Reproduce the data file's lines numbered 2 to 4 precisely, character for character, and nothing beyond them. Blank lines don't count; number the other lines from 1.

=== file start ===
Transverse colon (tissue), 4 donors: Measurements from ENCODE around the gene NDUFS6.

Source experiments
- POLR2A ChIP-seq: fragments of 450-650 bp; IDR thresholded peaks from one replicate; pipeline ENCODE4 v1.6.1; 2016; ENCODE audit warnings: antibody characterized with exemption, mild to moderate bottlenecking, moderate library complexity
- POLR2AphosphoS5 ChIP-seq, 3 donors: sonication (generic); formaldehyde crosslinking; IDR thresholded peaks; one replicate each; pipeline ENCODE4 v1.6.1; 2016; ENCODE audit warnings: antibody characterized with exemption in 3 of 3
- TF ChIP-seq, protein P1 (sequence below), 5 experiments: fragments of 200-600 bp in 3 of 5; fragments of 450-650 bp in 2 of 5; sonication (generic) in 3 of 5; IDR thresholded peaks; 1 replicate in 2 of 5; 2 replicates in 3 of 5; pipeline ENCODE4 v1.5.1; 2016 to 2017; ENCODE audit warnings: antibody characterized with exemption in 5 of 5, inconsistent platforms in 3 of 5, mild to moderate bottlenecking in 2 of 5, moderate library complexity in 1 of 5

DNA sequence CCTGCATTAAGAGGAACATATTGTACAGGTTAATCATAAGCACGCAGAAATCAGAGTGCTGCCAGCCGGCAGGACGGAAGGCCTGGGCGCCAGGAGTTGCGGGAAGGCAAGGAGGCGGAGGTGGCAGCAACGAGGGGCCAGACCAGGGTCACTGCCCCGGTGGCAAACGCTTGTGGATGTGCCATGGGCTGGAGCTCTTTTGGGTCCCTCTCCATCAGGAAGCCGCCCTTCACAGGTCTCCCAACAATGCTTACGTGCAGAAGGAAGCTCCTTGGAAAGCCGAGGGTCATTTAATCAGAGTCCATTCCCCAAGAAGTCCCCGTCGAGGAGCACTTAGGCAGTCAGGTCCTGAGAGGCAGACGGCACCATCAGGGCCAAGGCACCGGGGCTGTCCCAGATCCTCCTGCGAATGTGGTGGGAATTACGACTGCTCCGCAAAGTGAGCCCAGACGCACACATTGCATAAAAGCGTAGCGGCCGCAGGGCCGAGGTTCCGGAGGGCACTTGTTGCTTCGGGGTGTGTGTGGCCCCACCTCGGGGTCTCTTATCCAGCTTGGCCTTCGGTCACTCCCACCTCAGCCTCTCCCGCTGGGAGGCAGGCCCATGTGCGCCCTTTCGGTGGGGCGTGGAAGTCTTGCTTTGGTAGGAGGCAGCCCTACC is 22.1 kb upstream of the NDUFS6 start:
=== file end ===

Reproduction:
Source experiments
- POLR2A ChIP-seq: fragments of 450-650 bp; IDR thresholded peaks from one replicate; pipeline ENCODE4 v1.6.1; 2016; ENCODE audit warnings: antibody characterized with exemption, mild to moderate bottlenecking, moderate library complexity
- POLR2AphosphoS5 ChIP-seq, 3 donors: sonication (generic); formaldehyde crosslinking; IDR thresholded peaks; one replicate each; pipeline ENCODE4 v1.6.1; 2016; ENCODE audit warnings: antibody characterized with exemption in 3 of 3